Military Spouses for Change are attempting to do what no one before them has ever done, get a Bipartisian Presidential Debate about issues that pertain to military families and veterans. So we can seek answers to "our problems" that have become legendary over the past 50 years. Answers on how they will change the status quo and let DOD keep manipulating funding for base housing, dependent programs, barracks etc and how many of the issues families depend on are seem to be ignored by Congress and the administration.
We are electing a president who will probably spend the bulk of his or her first term managing military conflicts and performing extensive foreign policy damage control. In 2008, the next President will inherit at least two wars and the costs of those wars, internally as well as internationally, will continue to grow long after the last service member comes home.
Consequently, Military Spouses for Change is inviting the presidential candidates from both parties to Fort Hood, Texas (Killeen), on February 1st, to talk about foreign policy, our military, our veterans, our wounded warriors, and our military families.
Fort Hood is the largest military installation in the United States. There are almost 46,000 soldiers assigned to Fort Hood and more than 24,000 spouses. On any given day, at least a third of these soldiers are deployed to Iraq and every week at least two soldiers from Fort Hood (on average) are killed in Iraq. (I am 34 and I know more widows than my mother knows.)
This kind of event has never been done before and it needs to be done now. Not only because Americans on both side of the aisle need to be reminded (before Super Tuesday) that we are electing the next Commander-in-Chief, but also because our service members and their families deserve to be addressed and heard by the people who wish to be elected in that position.
We also think this country’s large veteran community should know which candidates truly value the military and veteran vote (if not for moral reasons, then for practical reasons). There are approximately 1.4 million active duty service members in America and 1.2 million in the National Guard/Reserves. If you include the spouses, that comes to a total of 4.1 million votes.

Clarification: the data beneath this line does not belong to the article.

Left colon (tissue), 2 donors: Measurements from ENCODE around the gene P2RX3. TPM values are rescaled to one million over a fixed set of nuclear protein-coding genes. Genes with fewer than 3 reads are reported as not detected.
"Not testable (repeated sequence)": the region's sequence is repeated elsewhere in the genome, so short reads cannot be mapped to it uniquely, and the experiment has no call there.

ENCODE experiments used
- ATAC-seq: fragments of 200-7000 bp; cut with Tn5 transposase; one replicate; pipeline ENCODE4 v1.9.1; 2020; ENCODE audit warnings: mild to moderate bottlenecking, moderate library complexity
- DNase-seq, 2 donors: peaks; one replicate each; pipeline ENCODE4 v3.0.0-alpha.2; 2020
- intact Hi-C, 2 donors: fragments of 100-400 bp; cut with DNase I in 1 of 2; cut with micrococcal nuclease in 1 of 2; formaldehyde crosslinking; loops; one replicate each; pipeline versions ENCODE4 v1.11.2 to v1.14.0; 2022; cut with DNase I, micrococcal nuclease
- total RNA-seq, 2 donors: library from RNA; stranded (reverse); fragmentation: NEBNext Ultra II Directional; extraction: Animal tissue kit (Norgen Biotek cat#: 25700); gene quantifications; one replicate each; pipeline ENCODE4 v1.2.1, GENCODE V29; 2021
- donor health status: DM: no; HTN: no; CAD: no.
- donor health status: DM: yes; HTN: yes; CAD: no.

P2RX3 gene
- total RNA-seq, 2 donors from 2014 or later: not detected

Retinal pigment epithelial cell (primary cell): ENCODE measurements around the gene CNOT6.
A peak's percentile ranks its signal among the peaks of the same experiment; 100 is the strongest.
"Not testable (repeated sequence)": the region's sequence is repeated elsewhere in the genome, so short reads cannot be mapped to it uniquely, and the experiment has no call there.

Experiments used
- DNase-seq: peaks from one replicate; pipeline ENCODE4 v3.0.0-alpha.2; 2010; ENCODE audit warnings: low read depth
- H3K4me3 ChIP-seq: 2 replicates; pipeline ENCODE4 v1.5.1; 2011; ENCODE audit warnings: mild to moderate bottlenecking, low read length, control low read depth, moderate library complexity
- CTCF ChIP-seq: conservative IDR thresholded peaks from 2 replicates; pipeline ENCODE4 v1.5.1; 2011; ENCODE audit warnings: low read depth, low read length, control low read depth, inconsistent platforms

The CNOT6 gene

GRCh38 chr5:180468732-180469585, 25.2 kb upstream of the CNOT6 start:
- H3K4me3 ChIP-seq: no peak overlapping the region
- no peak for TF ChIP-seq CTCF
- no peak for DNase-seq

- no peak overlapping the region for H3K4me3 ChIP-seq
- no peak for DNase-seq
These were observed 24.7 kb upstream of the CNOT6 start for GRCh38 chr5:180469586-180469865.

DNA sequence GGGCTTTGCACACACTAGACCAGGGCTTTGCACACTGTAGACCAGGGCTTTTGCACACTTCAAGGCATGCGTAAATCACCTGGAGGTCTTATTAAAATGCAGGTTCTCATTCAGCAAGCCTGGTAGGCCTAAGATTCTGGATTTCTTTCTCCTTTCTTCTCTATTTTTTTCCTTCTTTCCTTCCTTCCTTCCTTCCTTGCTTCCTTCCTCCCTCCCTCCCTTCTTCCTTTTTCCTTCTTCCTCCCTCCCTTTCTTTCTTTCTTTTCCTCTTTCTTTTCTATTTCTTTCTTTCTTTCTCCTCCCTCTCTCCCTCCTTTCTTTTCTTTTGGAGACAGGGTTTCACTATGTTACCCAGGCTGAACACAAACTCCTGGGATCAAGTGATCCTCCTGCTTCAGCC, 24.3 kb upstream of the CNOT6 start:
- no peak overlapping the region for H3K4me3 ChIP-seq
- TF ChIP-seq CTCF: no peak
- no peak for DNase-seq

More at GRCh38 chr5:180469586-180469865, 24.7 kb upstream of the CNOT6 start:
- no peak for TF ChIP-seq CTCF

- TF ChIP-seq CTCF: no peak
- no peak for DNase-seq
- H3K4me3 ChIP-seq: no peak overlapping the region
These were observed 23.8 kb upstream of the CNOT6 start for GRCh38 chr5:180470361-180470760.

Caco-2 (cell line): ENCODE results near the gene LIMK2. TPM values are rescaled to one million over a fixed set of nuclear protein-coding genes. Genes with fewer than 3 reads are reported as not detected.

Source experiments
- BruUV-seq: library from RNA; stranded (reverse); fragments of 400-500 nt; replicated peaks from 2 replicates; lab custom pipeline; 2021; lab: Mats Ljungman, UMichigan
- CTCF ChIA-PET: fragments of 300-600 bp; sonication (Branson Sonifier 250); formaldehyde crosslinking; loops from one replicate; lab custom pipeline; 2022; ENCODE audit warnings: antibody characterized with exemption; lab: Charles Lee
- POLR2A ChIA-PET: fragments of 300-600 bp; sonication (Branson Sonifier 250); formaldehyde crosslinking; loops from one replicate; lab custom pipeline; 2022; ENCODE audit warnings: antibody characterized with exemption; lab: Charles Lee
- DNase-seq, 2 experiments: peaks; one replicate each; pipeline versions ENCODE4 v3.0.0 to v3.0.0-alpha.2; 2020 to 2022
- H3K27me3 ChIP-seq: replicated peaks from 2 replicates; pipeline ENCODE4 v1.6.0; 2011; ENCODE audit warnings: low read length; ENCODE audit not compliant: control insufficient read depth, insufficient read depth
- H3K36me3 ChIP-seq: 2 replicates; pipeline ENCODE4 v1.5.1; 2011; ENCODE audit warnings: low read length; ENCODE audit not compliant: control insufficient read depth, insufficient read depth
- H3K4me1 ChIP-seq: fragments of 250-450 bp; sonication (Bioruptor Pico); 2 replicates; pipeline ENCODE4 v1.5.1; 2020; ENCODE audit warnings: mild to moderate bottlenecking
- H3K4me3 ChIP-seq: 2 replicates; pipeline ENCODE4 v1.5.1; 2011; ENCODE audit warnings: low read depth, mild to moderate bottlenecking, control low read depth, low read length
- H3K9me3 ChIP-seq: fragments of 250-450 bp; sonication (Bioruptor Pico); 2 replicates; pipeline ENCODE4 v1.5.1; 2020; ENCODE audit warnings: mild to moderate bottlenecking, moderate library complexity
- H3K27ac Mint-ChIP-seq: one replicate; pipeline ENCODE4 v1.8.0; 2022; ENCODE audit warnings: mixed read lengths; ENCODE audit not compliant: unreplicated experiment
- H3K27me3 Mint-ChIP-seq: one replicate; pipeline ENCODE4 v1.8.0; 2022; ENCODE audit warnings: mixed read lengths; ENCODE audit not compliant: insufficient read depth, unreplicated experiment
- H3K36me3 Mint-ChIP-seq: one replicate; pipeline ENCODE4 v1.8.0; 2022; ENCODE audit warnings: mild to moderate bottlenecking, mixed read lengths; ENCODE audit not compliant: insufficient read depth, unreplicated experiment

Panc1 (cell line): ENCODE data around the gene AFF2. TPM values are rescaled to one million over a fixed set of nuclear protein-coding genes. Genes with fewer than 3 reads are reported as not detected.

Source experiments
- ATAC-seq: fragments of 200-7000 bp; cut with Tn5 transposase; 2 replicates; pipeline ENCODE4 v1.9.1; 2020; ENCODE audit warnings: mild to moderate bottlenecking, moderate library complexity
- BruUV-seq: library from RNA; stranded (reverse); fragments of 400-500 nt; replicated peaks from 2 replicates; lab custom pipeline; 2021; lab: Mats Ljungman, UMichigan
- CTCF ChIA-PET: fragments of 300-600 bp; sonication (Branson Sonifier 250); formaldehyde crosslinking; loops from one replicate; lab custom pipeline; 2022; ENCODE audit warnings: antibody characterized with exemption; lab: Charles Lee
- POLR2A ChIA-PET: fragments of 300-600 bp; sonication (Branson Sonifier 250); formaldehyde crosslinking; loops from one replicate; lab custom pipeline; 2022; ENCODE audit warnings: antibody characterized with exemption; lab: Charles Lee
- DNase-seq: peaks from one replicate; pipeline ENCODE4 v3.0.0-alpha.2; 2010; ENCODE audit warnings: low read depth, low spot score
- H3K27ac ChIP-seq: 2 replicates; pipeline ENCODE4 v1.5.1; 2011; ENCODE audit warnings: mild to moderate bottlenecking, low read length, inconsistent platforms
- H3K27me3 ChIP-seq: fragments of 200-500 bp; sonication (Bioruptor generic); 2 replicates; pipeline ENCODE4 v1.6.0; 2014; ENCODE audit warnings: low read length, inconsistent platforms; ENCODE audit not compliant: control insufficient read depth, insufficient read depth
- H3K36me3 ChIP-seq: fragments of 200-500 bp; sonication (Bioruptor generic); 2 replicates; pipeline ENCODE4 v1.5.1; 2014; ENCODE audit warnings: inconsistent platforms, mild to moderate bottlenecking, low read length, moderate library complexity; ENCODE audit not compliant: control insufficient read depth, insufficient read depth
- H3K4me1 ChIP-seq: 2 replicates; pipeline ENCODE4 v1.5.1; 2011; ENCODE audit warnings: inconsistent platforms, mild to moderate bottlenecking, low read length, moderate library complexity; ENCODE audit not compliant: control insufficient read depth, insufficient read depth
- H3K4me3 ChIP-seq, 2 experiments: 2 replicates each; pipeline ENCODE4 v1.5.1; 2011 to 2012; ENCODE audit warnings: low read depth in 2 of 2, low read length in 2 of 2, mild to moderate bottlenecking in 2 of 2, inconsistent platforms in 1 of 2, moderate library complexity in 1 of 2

Meanwhile, according to the U.S. Census Bureau, 1 in 8 adults were veterans (26.4 million) in 2003. If we assume that at least half of those adults were married, then we have approximately 39 million vet couples giving us a total of almost 43 million American adults who are currently serving in the military, have served in the military, or are married to someone serving or who had served. That is not an insignificant number.
As an organization and as military spouses, clearly U.S. foreign policy is important to us. But the American public has an interest in this as well, not only for fiscal reasons (e.g., we have spent 447 billion dollars on the war in Iraq alone), but for national security reasons.
Furthermore, what about the depletion of our states' National Guard and reserve units? How are we going to replenish those units so that individual states can respond to a natural disaster or, heaven forbid, another 9/11?
So far 1.5 million service members have been deployed to Iraq or Afghanistan. What are the candidates’ positions on the possibility of reinstating the draft if, for example, we become engaged with Iran before he or she enters office?
Since September 11, 2001, the Department of Defense has reported more than 64,000 wounded and 4,000 killed in Iraq or Afghanistan. The Department of Veterans Affairs, however, has reported treating 250,000 Iraq and Afghanistan war veterans, including 95,000 for mental health conditions.
Meanwhile, an estimated 700,000 Iraq and Afghanistan veterans are expected to seek care from the VA within the next ten years, at a projected cost of 7 to 9 BILLION dollars. A recent DoD taskforce assessing the mental health capabilities of the military announced: "The system of care for psychological health that has evolved over recent decades is insufficient to meet the needs of today's forces and their beneficiaries, and will not be sufficient to meet their needs in the future." (http://www.ha.osd.mil/dhb/mhtf/MHTF-Report-Final.pdf)
What do the candidates propose to do for our returning wounded warriors and their families? How do we effectively identify their mental, physical, social, and financial needs and how do we effectively meet those needs?
The suicide rate is the highest in almost 30 years and the propensity to serve is at a 20 year low. Consequently, the Army and Marine Corps are relying on reenlistment and recruiting bonuses that will cost nearly 2.5 billion dollars next year.
I support this idea 100% sounds like a great idea to me.....Sphere: Related Content